FISHER PAC RESNICK STUDIO

PA

PART

In each performer there is a clown. Your clown exists on the other end of the tether that begins with your generosity, honesty, vulnerability, and desire to be upon the stage and give to the audience what you value. The clown cannot be crafted but must be discovered. Through a series of warm-ups, exercises in kinesthetic and empathic response, and group and individual improvisations we will explore the students' ability to express physically and vocally, to soften the intellect fully, to play and to explore the physical dimensions of emotion. This course will use a pedagogy developed from the work begun by Jacques Lecoq in his Paris school. This technique focuses on helping the performer to become more physically alive, grandly expressive and ferociously honest on the stage; qualities that can translate to theatrical performance of all kinds. Students will read texts and analyze plays and live performances from a clown perspective. In the second half of the semester they will create a series of short individual and group performances. Pre-requisite: Introduction to Acting.  Class size: 15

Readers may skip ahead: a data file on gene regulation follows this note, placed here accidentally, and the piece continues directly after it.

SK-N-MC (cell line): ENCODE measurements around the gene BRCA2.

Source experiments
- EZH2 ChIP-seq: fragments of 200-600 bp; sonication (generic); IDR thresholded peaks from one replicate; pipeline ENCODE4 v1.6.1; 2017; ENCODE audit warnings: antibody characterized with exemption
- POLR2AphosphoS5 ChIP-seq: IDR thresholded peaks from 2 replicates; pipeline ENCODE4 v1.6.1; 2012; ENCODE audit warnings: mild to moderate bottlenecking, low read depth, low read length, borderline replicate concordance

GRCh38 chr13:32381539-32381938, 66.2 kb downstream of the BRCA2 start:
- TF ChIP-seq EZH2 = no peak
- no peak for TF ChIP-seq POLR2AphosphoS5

18477

THTR 307

 Advanced Acting

Lynn Hawley

M  W  11:50 am-1:10 pm

FISHER PAC RESNICK STUDIO

PA

PART

This is a studio acting class where students will explore scenes from challenging plays of varied styles. Extensive rehearsal time outside of class is required. Pre-requisites: Intro to Acting and Scene Study, or by permission of the instructor. Class size: 12

 

18478

THTR 370

 Junior / Senior Seminar: creative producing for the performing arts

Caleb Hammons

   Th    10:10 am-1:10 pm

FISHER PAC CONFERENCE ROOM

AA

AART